Bussel, James, MD and Lee, Eun-Ju, MD. “TPO for ITP in pregnancy.” Blood. 2017. http://bit.ly/2vU3VmZ
Evidence has shown a number of immune responses that could be responsible for ITP development and perpetuating bleeding symptoms. Pharmacist and medical writer, James Nam, explains some of the key potential changes that could occur in ITP:
Signalling molecules are secreted by some immune cells. An imbalance of T-helper cells increase these molecules which cause inflammation, elevating rates of platelet destruction. T-helper cells also activate macrophages that “eat” platelets. Suppressing the molecules that signal the T-helper cells that cause this inflammatory response would increase platelet counts.
Another component of the immune system, B-cells are activated by an inflammatory reaction, increasing antibody production. This causes suppression of platelet production and could serve as a biomarker to monitor disease progress. A special protein regulates immune response by differentiating between native (self) and foreign cells; detection of genetic variants that diminish this protein’s activity are correlated with increased risk for ITP. B-cell antibody production is regulated by how many antibodies bind to specific receptors on cells; binding power of antibodies to receptors is increased when changes occur to the shape of the receptor, which enhances platelet destruction.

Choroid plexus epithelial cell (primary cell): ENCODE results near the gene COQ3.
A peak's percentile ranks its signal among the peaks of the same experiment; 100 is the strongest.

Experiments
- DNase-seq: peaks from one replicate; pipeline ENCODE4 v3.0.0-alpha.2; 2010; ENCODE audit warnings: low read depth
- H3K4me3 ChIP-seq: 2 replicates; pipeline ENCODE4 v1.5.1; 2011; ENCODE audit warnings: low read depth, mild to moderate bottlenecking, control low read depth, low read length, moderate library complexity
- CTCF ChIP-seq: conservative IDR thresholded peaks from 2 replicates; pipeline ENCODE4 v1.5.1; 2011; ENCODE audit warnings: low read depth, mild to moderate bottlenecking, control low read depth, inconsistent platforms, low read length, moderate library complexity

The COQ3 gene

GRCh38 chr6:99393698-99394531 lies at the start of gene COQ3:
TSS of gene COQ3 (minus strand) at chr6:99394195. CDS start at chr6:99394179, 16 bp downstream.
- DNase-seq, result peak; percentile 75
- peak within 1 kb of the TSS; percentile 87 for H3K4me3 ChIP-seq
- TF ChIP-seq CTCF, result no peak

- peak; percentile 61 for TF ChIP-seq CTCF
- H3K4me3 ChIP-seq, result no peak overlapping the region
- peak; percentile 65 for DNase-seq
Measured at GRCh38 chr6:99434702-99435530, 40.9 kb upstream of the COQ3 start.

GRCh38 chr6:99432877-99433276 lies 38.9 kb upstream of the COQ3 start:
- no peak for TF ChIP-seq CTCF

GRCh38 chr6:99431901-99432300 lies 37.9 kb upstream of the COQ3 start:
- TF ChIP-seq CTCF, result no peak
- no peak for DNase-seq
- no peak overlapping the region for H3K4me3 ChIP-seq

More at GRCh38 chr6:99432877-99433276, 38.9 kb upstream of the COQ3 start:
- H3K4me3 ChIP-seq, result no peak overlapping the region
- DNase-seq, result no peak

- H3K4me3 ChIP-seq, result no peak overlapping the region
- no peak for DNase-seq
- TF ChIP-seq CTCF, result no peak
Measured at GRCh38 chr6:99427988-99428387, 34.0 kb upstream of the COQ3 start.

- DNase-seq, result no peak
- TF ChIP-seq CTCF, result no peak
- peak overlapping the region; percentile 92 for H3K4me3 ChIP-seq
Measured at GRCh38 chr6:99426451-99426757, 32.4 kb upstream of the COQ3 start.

Researchers recommend scrutinizing genetic variants through “screening, early detection, and control of disease” to help personalize treatment for each ITP patient.
Nam, James, PharmD. “Role of Polymorphisms in Idiopathic Thrombocytopenic Purpura: A Review.” Oncology Nurse Advisor. 8/30/17. http://bit.ly/2x1PNcn
HOSPITALS, INSURANCE & HEALTH CARE
Using “value” to justify treatment cost has traditionally been the easiest way to analyze healthcare. However, therapy value differs between diseases and is difficult to quantify for rare disorders due to the relatively small number of patients with one specific rare disease. As ITP patients know, research and development for rare diseases are complicated by the degree of complexity, small clinical trial sizes, and limited availability to specialists. Different considerations are needed for the way that analysts evaluate the advantages of high per-patient costs of research in and treatment for rare diseases:
- Development of rare disease therapies helps current patients and better prepares for those at risk for diagnosis in the future, creating an “insurance value;” severe diseases represent greater risk to the healthy because they more greatly impact quality-of-life.